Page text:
You Ask, I Answer

September 30th, 2011 at 4:45 pm

Q: What is the mechanism by which higher incomes from increases in productivity get back to workers?

A: Well, the problem is: it doesn’t.  I mean, sometimes it does, and it should, but in recent decades, productivity growth has diverged from the compensation and incomes of middle- and lower-income families.  This is really another way of saying inequality has grown.

For years, economists didn’t think much about this.  They observed that average compensation grew at around the same rate as productivity growth and figured that all was well (in fact, a commonly used model, the Cobb-Douglas production function, embeds this assumption that average comp grows at the rate of productivity).

But of course one of the characteristics of growing inequality is that the average is less descriptive of outcomes throughout the income scale.  For years, through the 1950s and 60s, real MEDIAN family income kept pace with productivity growth—both about doubled in those years.  But since then, median family income has grown about one-third as fast as productivity growth.

What changed?  A lot—fewer unions, the shift from manufacturing to service jobs (hastened by the increase in trade with lower wage nations), outsized returns to folks in certain sectors, like finance, and the growth of the educational advantage, to name some of the more important factors.

But no small part of this disconnect comes under the heading of “bargaining clout.”  The benefits of productivity growth don’t naturally flow to those responsible for said growth.  Some people have to fight for it.  And I’m not just talking unions here. 

I think one of the most important answers to your question is “full employment.”  Labor markets were much tighter during the period noted above when median incomes grew with productivity, and when they got that tight for a moment in the latter 1990s, low- and middle-earnings again begin to rise with productivity.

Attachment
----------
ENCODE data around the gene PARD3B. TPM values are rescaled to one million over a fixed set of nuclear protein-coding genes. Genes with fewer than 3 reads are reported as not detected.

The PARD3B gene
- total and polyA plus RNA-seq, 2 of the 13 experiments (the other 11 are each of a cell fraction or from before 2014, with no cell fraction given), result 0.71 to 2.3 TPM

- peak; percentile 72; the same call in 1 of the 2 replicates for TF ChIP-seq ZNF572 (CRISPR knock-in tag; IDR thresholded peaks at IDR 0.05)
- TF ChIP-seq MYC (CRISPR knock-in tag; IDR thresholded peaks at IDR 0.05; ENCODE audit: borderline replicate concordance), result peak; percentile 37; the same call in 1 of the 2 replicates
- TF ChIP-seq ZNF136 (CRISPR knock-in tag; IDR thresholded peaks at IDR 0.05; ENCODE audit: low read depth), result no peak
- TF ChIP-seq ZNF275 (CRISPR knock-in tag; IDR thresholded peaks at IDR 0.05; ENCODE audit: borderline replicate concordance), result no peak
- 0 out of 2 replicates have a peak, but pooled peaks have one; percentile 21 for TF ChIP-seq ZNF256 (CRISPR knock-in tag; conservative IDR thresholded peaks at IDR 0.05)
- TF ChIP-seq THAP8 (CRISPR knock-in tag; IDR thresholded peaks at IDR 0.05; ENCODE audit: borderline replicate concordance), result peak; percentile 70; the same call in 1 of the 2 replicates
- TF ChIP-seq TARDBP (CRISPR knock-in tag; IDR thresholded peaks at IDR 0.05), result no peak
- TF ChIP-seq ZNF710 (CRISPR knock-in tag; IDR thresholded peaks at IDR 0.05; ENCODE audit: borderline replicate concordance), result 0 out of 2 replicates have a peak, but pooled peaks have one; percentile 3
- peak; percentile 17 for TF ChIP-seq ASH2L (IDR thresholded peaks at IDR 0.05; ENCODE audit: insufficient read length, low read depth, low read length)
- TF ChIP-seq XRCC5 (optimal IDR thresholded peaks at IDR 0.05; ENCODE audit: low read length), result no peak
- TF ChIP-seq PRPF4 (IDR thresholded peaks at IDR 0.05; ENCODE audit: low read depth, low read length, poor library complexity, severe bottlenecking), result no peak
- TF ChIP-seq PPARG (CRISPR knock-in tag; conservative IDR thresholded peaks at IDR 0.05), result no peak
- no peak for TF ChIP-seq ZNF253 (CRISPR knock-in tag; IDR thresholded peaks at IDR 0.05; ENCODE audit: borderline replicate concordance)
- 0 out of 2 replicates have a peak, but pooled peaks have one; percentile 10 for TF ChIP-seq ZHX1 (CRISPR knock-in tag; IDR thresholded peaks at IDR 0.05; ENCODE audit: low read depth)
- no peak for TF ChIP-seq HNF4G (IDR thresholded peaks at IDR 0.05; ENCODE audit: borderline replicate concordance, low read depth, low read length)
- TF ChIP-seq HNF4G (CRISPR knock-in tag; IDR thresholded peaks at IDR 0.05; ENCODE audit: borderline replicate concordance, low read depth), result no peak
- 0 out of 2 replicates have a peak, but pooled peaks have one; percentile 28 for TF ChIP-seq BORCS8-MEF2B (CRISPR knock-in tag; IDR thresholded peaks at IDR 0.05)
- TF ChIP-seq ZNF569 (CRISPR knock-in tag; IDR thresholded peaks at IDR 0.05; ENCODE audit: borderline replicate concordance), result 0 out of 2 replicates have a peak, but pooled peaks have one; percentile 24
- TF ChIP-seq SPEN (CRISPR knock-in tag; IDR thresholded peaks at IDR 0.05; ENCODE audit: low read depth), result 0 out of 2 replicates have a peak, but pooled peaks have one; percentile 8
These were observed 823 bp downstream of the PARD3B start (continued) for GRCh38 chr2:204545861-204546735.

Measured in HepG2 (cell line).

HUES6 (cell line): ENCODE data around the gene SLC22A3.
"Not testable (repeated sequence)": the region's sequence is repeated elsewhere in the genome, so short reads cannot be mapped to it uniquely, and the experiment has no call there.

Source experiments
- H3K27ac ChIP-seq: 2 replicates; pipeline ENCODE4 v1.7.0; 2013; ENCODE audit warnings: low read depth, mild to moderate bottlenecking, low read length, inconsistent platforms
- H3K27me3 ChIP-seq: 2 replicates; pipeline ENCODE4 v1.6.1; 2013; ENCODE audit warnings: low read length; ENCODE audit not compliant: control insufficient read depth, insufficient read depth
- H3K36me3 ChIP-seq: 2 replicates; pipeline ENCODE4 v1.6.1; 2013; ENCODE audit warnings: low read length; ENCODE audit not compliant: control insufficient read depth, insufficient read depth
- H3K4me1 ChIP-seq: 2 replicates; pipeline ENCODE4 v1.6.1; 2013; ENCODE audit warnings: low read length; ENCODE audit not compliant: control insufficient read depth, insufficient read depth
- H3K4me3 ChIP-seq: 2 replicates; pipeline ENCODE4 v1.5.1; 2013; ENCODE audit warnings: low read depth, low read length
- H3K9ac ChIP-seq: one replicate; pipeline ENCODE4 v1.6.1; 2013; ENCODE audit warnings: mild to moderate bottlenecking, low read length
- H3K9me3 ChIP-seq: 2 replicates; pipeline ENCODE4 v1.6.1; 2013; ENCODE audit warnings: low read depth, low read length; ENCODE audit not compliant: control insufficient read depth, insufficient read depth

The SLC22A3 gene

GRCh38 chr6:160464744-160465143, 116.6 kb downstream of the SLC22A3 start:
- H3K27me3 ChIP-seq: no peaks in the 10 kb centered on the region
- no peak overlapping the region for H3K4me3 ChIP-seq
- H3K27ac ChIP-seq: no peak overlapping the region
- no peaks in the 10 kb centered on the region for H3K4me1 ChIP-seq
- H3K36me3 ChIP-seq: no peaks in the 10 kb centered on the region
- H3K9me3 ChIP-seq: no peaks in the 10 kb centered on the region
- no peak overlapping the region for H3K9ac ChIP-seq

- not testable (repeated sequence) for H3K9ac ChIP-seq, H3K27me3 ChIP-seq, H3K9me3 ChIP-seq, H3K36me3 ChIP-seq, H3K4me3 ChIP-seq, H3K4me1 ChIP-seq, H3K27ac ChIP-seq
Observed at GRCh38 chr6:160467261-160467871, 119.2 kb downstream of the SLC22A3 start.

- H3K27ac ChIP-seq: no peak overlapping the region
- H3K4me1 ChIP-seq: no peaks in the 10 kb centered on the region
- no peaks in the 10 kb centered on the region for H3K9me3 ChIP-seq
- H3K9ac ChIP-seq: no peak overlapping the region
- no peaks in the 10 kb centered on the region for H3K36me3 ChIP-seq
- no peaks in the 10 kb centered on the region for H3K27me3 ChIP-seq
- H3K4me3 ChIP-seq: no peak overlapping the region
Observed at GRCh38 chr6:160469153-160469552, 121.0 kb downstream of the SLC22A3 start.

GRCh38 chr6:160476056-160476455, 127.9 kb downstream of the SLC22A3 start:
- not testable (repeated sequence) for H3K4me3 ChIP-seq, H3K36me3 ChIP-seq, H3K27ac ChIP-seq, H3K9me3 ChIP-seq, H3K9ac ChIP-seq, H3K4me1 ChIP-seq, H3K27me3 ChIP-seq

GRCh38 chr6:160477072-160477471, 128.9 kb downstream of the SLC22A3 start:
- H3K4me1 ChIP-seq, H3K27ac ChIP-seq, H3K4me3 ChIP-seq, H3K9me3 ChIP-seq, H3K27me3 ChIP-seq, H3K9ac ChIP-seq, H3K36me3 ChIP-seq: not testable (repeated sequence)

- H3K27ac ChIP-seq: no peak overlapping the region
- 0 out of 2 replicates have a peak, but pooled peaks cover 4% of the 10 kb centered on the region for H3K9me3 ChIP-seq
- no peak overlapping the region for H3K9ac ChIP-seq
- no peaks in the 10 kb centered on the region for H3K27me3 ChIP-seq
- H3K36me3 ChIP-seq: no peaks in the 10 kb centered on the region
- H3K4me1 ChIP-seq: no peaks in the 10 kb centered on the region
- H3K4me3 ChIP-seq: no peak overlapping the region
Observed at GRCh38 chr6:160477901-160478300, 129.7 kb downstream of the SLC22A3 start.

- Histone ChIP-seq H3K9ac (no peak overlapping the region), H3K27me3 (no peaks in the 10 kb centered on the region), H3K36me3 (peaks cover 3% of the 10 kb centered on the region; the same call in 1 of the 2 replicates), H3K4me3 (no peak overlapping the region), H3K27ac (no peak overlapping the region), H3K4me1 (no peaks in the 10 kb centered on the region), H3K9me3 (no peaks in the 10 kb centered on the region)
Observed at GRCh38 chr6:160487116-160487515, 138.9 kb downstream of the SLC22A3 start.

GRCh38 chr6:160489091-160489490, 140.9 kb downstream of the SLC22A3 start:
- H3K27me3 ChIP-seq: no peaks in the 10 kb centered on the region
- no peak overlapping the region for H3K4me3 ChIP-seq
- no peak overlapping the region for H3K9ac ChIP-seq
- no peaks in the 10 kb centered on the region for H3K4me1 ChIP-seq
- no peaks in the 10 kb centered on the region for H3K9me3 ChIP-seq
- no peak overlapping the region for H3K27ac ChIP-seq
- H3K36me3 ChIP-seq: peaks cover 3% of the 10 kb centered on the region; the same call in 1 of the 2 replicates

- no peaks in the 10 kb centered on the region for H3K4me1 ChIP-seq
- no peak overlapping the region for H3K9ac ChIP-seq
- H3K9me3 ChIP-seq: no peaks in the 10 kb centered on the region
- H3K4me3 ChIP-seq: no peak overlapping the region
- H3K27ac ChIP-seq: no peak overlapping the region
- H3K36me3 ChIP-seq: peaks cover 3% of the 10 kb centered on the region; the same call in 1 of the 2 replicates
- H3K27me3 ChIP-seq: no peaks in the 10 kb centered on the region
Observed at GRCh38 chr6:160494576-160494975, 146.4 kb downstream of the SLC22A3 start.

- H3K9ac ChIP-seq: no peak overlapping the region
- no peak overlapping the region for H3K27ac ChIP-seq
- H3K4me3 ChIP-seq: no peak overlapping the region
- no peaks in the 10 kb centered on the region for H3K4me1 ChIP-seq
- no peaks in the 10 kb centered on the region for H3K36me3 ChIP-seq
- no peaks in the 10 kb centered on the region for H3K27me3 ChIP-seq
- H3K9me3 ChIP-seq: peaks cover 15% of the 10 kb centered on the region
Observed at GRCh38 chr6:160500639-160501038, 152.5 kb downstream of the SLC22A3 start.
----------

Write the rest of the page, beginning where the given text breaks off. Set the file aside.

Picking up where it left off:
In those years, employers had to bid compensation up to get and keep the workers they needed.  In that way, low unemployment was the “mechanism” you seek.  And yes, it’s been very much missing ever since.

Q: You seem very positive on switching to chained CPI. But it feels like it’s being proposed mostly as a cost cutting measure. Shouldn’t that decision be based on some data that shows that chained CPI is the more appropriate measure?

A: OK, I’ve been threatening to post on this for a while and promise I’ll do so any minute now.  For the record, I don’t think I’m “very positive” about the change—how big a nerd do you think I am that I get all excited about switching deflators (that’s a rhetorical question)?

But I think it measures price growth, i.e., inflation, more accurately.  More to come.

Q: All of this discussion around the “fairness or unfairness” of average tax rates and who pays what % of “income taxes” or “total taxes” obscures the cumulative effects of these rates on the even larger issue of wealth concentration and its effects on marginal propensities to consume. Isn’t the reduction in GNP from the increased savings on the part of the wealthy really a tax on everyone? How much bigger might the economy be if a considerable portion of these savings were redistributed to those with a high propensity to consume or spent by the government instead of being invested overseas?

A: First of all, you’re right the wealth is even more concentrated than income at the top of scale—see figure.

But while I kind of follow your logic, I’m not sure I’d go there.  First of all, in normal times, savings gets used for investment that helps to boost growth.  There are many complications, of course, like with lots of investment flowing abroad or into opaque and non-productive financial instruments (or into the bubbles such financial engineering helps to inflate).  But savings is a good thing.

You make a good point re propensity to consume, especially in a downturn like now.  And in fact, the President is onto this point, promoting a jobs plan that targets tax cuts, infrastructure, public sector jobs, unemployment insurance extension, and subsidized jobs for low-income workers, paid for by in large part by increasing taxes on high-income families.

Q: Any thoughts on this piece?

A: I found this to be an interesting and well-presented argument—that the Federal Reserve should target nominal GDP growth instead of emphasizing inflation so much.  But I’ve got two prominent concerns that would lead me to be wary of getting behind this idea.